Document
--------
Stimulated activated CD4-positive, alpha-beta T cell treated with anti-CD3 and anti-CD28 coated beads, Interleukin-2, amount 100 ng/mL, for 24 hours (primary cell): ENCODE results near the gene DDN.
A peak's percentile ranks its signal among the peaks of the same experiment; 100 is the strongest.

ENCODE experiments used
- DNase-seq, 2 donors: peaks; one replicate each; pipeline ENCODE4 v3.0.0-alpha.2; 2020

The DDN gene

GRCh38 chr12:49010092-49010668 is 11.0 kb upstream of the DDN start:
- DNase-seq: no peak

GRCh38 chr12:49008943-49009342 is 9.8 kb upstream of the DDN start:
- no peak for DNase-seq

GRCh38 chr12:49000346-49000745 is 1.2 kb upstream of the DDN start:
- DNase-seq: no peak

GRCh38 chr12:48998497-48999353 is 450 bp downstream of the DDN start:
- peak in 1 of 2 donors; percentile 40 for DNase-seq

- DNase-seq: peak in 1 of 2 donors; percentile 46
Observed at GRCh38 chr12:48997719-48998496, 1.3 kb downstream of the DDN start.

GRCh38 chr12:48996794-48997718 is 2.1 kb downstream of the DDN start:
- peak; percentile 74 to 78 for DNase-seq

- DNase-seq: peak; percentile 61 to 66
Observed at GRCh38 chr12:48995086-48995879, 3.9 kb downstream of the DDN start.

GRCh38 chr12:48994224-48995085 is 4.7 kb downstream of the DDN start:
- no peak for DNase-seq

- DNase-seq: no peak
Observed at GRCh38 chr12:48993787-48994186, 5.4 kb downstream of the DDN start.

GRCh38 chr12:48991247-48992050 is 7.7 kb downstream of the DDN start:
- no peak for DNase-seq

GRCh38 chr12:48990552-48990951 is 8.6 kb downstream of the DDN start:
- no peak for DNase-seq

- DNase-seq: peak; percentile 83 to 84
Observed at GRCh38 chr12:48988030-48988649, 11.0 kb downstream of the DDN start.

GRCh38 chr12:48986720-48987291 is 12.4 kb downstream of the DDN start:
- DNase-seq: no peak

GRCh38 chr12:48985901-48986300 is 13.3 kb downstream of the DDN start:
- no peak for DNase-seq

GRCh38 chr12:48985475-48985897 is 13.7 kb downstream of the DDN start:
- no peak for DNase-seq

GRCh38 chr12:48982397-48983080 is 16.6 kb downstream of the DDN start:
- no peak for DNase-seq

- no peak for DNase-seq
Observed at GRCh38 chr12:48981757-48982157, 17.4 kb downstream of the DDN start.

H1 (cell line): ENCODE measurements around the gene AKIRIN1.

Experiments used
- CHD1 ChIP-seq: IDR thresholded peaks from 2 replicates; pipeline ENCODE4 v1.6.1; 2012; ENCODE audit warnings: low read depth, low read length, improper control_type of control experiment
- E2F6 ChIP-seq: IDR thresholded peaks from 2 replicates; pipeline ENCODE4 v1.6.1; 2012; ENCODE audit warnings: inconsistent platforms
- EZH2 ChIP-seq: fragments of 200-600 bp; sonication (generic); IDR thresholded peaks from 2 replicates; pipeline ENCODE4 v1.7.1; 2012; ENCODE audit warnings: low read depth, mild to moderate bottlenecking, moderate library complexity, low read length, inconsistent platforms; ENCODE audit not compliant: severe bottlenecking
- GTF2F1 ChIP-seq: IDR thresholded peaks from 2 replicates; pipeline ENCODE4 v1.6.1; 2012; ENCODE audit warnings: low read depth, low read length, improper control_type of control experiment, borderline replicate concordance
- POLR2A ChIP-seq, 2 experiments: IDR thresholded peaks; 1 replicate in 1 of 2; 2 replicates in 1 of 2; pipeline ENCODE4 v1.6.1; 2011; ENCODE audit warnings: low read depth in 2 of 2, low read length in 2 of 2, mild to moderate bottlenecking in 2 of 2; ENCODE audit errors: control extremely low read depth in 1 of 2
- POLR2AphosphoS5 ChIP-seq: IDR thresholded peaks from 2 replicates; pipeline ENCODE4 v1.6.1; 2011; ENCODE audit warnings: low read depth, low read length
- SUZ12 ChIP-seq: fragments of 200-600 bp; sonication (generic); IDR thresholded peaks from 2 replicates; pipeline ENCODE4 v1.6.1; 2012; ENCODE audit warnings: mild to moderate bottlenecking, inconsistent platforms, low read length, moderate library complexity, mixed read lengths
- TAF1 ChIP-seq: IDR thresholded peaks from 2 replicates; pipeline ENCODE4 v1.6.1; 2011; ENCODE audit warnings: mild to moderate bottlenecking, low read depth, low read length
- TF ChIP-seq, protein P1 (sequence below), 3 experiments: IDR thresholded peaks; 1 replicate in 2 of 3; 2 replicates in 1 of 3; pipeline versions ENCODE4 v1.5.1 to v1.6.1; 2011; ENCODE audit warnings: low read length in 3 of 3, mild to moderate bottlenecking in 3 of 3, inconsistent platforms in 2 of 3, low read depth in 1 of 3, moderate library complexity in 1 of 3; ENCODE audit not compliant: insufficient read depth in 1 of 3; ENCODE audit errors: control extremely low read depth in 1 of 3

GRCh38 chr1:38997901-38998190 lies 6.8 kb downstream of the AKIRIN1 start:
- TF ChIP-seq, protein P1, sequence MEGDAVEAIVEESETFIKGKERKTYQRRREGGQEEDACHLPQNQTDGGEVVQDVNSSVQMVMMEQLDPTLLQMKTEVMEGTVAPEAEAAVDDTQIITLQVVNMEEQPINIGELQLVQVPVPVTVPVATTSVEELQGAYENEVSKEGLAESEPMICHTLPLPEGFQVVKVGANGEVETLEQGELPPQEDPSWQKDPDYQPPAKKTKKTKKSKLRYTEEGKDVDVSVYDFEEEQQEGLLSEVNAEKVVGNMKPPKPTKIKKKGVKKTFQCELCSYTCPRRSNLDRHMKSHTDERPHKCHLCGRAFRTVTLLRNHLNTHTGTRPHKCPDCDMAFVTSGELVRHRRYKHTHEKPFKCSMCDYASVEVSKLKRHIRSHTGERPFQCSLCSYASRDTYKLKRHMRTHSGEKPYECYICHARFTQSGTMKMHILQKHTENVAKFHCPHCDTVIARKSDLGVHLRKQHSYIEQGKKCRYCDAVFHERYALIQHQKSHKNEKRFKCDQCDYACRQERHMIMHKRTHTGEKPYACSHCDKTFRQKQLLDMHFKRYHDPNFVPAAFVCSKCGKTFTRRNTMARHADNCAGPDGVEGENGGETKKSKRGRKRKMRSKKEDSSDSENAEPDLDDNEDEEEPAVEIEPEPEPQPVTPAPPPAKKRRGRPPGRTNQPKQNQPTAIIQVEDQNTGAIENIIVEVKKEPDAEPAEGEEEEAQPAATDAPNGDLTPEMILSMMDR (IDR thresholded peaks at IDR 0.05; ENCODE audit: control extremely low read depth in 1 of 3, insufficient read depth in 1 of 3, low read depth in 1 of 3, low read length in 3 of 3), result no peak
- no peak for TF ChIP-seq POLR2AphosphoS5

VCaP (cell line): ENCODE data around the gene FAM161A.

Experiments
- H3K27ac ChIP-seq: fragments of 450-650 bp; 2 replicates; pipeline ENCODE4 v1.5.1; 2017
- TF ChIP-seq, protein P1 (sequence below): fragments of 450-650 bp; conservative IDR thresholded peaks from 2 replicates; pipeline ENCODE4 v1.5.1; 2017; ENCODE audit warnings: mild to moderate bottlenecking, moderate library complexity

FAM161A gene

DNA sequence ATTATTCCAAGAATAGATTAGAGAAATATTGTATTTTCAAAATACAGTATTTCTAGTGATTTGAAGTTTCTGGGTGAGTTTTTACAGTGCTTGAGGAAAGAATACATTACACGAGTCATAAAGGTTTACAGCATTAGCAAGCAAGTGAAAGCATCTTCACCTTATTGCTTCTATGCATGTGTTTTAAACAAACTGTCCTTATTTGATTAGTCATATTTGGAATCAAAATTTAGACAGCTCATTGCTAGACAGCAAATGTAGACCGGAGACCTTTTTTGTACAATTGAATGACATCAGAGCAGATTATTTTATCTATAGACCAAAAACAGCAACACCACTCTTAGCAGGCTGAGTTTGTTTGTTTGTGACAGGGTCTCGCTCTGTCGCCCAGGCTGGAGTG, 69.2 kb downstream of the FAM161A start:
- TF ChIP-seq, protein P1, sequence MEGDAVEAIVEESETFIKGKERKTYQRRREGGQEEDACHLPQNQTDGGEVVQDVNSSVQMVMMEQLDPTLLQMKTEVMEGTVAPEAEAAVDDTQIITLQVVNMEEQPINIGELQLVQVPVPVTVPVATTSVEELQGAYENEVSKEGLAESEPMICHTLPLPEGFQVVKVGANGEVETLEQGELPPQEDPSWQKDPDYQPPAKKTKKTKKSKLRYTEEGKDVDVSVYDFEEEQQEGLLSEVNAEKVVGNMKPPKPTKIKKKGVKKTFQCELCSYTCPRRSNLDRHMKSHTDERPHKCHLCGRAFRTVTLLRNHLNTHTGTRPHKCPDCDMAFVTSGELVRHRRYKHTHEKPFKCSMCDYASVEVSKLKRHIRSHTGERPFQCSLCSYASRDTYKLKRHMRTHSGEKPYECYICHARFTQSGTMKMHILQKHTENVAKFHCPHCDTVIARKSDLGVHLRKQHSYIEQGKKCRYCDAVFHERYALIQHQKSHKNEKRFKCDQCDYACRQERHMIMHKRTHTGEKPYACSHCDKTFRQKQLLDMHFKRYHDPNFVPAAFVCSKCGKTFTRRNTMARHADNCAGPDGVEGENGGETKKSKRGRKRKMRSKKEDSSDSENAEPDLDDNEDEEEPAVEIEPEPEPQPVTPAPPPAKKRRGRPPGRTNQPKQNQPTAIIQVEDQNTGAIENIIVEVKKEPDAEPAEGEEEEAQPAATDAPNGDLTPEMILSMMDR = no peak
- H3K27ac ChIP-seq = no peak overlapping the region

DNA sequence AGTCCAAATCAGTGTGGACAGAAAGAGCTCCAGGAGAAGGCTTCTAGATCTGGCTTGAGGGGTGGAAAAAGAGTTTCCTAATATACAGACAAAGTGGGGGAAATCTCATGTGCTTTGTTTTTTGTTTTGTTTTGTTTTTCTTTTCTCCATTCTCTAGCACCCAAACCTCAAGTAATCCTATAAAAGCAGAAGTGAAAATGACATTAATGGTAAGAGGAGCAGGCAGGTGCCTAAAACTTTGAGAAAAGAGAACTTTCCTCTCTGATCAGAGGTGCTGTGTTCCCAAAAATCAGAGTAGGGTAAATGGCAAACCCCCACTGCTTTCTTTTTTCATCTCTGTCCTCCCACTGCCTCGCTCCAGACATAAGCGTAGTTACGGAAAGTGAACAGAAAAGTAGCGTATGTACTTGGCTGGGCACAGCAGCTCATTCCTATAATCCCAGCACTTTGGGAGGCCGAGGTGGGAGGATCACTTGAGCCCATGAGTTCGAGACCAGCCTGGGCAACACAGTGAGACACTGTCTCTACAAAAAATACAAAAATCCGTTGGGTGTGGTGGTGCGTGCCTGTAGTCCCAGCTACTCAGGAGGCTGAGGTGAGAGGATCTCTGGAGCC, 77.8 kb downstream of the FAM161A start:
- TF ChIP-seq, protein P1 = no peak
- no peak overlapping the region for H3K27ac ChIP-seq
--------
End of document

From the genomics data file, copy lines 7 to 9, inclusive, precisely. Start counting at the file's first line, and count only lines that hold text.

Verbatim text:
- DNase-seq: no peak

GRCh38 chr12:49008943-49009342 is 9.8 kb upstream of the DDN start:
- no peak for DNase-seq